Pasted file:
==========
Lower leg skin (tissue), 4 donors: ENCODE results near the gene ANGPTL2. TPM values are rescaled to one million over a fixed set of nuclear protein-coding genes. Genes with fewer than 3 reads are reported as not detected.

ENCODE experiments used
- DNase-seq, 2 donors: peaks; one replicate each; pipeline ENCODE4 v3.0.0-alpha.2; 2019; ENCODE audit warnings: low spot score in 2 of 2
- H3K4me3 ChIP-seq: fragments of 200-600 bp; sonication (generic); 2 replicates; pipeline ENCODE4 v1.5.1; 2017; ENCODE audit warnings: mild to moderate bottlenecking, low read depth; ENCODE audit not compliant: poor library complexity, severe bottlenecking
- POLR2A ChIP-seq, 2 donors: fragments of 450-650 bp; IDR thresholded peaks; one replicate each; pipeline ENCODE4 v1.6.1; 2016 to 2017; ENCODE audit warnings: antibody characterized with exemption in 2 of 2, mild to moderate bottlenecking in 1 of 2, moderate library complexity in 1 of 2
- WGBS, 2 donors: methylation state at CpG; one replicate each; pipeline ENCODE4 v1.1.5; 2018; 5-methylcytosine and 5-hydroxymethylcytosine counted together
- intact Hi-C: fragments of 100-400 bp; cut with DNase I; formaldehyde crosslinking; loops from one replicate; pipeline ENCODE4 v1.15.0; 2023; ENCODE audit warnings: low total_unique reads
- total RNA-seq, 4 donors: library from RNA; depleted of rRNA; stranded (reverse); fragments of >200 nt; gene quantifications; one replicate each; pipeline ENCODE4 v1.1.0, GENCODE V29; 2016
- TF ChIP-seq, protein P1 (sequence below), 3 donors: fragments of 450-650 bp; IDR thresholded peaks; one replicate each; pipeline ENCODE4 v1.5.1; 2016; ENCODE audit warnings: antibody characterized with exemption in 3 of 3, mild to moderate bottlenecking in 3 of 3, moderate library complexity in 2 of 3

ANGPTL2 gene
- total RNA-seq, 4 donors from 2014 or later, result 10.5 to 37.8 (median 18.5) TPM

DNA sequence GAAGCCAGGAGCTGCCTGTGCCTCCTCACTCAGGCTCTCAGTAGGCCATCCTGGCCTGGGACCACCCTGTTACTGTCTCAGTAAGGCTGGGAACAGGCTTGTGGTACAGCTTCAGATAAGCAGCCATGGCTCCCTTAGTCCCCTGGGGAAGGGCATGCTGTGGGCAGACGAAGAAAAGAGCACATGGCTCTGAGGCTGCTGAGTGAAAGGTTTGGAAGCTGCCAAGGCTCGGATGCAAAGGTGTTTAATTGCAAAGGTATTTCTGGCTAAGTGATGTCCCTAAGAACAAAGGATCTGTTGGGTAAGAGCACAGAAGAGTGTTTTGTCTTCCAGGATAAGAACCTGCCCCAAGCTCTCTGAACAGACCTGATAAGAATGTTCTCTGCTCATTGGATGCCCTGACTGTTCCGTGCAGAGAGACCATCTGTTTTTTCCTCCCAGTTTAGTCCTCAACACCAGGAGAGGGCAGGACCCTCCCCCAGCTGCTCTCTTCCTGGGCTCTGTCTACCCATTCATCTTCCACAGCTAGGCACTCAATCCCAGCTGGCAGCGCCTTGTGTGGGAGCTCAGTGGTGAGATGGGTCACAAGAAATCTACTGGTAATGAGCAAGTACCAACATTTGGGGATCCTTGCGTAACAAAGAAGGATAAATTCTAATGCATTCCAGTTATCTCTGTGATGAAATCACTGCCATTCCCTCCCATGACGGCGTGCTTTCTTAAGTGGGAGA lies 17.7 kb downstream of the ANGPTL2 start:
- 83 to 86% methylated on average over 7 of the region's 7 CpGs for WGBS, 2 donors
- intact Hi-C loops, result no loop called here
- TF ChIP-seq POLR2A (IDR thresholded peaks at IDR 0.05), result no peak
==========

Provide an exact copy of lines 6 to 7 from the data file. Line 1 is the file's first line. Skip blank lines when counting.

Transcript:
- WGBS, 2 donors: methylation state at CpG; one replicate each; pipeline ENCODE4 v1.1.5; 2018; 5-methylcytosine and 5-hydroxymethylcytosine counted together
- intact Hi-C: fragments of 100-400 bp; cut with DNase I; formaldehyde crosslinking; loops from one replicate; pipeline ENCODE4 v1.15.0; 2023; ENCODE audit warnings: low total_unique reads